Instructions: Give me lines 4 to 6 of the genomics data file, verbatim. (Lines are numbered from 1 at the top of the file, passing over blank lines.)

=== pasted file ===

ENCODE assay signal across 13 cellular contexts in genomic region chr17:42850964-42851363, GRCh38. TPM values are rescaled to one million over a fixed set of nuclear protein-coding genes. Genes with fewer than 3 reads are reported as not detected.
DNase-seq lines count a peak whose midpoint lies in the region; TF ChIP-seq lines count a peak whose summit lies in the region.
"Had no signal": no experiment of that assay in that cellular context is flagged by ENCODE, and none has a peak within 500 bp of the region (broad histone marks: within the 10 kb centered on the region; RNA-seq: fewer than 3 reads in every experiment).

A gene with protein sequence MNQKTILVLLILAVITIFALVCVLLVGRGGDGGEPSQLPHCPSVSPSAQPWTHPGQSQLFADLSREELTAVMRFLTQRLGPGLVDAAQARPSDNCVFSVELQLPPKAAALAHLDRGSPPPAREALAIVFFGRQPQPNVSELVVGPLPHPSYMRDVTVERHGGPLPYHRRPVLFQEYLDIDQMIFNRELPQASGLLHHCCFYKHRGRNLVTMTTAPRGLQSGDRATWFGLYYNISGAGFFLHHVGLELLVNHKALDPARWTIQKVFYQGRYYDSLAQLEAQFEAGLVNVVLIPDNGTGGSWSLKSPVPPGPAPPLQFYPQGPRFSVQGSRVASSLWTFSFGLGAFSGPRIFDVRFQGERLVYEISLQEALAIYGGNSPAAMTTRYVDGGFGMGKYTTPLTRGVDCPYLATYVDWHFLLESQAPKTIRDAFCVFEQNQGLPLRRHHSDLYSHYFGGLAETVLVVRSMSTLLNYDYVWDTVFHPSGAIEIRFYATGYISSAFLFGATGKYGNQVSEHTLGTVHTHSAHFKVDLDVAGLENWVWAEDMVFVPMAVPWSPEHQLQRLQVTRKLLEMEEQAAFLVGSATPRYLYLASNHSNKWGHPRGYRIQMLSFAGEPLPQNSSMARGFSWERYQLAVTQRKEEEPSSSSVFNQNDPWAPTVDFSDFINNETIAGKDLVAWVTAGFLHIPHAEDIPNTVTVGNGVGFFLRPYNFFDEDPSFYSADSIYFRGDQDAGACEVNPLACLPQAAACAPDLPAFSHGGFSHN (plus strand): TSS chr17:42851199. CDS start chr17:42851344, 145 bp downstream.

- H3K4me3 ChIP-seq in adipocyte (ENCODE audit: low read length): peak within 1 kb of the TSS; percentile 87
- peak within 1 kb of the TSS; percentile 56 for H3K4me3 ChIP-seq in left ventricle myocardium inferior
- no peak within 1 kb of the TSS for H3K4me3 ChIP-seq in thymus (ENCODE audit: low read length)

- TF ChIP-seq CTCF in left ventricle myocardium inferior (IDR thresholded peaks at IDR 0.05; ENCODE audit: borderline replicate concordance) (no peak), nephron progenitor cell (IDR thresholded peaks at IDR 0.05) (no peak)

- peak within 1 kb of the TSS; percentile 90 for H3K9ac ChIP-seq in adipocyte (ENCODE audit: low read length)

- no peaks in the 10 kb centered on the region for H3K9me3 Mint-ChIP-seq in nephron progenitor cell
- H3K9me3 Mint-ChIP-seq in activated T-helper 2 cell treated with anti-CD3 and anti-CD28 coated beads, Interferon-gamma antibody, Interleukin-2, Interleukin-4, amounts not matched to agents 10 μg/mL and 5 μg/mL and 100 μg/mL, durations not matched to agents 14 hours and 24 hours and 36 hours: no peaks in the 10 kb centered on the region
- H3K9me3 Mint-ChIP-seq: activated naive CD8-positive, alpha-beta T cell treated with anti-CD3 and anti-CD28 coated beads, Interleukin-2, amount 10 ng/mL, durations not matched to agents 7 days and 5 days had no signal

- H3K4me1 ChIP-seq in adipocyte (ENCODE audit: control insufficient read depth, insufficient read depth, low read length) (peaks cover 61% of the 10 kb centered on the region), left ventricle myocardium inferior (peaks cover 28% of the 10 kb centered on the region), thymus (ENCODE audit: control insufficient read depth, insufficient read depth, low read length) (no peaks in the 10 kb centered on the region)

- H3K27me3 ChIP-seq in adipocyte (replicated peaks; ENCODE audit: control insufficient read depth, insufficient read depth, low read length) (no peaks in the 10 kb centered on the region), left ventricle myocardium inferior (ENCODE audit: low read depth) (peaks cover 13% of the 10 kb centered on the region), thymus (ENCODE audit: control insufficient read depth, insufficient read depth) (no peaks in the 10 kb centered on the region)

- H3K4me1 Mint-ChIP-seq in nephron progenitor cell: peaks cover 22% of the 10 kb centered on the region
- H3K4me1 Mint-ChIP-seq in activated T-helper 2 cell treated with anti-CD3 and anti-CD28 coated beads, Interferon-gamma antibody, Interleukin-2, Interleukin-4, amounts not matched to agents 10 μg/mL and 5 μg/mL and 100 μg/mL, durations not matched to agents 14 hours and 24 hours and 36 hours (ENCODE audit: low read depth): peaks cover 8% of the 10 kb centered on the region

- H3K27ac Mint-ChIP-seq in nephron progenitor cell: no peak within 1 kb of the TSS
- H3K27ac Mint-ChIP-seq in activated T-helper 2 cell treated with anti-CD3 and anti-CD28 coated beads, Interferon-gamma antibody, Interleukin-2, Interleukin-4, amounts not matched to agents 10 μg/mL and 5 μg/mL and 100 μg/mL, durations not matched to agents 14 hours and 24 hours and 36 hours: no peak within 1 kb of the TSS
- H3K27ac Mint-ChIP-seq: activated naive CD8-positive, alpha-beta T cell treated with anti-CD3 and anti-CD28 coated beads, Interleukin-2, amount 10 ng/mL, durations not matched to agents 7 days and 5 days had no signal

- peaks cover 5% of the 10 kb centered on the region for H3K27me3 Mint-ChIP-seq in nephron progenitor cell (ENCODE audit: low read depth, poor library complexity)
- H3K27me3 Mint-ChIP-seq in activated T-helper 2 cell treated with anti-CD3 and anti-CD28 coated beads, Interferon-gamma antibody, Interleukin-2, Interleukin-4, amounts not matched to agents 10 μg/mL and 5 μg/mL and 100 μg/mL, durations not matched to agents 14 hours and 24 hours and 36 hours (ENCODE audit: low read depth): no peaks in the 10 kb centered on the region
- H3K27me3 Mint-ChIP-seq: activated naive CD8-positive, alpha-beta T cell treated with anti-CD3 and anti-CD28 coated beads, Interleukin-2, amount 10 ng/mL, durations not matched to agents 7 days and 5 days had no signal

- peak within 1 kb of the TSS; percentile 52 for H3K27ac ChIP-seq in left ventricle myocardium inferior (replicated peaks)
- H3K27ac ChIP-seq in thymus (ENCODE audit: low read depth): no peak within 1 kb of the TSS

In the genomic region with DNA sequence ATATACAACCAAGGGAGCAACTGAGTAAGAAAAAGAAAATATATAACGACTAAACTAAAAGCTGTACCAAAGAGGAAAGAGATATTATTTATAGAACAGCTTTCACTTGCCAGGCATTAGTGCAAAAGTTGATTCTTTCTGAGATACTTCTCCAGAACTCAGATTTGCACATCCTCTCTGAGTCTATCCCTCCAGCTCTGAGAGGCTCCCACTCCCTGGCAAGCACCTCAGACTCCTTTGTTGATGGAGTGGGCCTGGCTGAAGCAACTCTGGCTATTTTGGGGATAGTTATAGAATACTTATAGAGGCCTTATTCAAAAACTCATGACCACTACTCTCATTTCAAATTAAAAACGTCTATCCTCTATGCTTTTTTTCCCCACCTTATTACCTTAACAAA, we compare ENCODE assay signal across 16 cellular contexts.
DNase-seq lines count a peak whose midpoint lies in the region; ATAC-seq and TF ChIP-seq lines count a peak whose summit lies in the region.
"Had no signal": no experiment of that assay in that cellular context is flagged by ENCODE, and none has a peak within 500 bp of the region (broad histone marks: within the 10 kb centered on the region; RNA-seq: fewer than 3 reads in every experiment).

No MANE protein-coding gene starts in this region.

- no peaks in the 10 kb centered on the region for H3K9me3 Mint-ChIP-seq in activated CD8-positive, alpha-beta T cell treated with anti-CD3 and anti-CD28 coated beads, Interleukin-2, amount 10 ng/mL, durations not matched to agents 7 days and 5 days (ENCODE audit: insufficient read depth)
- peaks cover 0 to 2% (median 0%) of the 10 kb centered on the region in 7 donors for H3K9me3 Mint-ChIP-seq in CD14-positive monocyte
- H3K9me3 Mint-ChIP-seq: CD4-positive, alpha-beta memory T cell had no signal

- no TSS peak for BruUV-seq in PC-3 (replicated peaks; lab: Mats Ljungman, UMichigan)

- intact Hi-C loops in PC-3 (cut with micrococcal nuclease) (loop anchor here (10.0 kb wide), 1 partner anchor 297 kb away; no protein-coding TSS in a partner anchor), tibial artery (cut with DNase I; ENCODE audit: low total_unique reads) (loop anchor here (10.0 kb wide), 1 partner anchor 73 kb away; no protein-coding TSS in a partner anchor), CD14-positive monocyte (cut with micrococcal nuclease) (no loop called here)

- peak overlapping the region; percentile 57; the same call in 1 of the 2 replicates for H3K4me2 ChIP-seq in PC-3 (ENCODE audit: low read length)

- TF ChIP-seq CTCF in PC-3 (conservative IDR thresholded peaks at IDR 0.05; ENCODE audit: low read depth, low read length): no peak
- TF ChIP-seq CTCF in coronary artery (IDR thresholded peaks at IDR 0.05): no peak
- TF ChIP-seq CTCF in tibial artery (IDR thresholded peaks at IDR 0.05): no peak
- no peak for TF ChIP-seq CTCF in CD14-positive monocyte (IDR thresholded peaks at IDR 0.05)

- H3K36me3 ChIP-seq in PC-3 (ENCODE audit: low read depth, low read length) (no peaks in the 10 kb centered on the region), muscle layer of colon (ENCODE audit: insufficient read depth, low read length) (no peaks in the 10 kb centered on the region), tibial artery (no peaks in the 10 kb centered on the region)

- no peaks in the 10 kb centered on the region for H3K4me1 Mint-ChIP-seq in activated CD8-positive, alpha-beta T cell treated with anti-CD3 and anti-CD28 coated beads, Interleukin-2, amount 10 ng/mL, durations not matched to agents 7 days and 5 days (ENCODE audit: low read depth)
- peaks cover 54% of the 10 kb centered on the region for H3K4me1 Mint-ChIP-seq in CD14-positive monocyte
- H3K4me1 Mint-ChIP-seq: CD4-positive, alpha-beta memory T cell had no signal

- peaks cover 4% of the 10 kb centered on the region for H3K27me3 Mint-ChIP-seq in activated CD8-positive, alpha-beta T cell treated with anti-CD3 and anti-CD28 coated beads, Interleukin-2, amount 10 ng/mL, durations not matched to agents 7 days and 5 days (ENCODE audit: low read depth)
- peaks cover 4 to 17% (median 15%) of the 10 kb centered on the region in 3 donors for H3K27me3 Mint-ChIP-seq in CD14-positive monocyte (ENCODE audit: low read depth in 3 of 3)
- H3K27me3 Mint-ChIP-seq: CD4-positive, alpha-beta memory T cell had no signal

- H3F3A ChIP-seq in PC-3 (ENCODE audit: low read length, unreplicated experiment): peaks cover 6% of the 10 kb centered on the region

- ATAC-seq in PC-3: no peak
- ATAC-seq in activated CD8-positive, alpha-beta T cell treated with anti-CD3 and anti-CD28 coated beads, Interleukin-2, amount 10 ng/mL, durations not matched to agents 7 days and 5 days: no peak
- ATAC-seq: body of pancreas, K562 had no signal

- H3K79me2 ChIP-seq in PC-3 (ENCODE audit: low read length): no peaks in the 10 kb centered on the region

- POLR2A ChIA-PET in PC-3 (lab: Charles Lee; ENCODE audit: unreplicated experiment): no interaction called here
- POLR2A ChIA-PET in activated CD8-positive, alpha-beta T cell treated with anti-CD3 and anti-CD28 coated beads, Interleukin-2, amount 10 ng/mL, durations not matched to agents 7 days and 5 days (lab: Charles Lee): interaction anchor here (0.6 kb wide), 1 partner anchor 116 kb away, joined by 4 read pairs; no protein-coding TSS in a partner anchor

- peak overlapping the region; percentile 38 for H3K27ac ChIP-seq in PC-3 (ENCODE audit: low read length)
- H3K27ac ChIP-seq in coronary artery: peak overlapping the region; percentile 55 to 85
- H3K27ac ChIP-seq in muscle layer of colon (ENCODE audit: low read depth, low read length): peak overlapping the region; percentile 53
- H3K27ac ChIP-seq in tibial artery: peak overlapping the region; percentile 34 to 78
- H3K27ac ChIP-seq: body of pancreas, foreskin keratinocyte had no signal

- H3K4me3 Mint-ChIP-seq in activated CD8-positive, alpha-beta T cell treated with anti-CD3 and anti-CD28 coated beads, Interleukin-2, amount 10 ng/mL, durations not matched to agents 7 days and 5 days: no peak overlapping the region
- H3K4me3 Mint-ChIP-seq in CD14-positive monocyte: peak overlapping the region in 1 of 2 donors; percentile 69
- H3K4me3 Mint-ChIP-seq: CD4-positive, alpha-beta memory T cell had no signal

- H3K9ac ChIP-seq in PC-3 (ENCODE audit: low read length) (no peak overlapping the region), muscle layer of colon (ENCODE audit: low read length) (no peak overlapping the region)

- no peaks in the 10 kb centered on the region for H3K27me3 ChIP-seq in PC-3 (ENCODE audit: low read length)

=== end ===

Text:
A gene with protein sequence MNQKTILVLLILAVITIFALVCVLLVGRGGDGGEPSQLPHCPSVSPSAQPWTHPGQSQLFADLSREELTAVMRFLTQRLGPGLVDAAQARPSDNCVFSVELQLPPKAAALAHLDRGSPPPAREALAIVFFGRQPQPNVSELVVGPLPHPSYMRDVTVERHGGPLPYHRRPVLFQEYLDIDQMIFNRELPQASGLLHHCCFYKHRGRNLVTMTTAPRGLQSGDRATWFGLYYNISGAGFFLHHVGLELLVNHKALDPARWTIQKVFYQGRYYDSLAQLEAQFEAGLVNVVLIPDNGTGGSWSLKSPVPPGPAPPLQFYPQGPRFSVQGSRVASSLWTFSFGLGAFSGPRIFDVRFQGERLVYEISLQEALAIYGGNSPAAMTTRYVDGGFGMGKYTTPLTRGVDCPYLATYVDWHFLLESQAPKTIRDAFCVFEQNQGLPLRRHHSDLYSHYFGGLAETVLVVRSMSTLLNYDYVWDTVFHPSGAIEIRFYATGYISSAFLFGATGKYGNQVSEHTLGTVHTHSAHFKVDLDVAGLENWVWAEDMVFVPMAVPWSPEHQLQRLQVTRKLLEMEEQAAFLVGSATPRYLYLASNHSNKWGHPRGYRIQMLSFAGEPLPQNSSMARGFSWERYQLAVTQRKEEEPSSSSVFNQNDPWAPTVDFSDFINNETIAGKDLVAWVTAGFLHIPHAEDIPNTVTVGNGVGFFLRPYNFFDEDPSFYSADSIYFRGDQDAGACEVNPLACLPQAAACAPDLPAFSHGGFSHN (plus strand): TSS chr17:42851199. CDS start chr17:42851344, 145 bp downstream.

- H3K4me3 ChIP-seq in adipocyte (ENCODE audit: low read length): peak within 1 kb of the TSS; percentile 87
- peak within 1 kb of the TSS; percentile 56 for H3K4me3 ChIP-seq in left ventricle myocardium inferior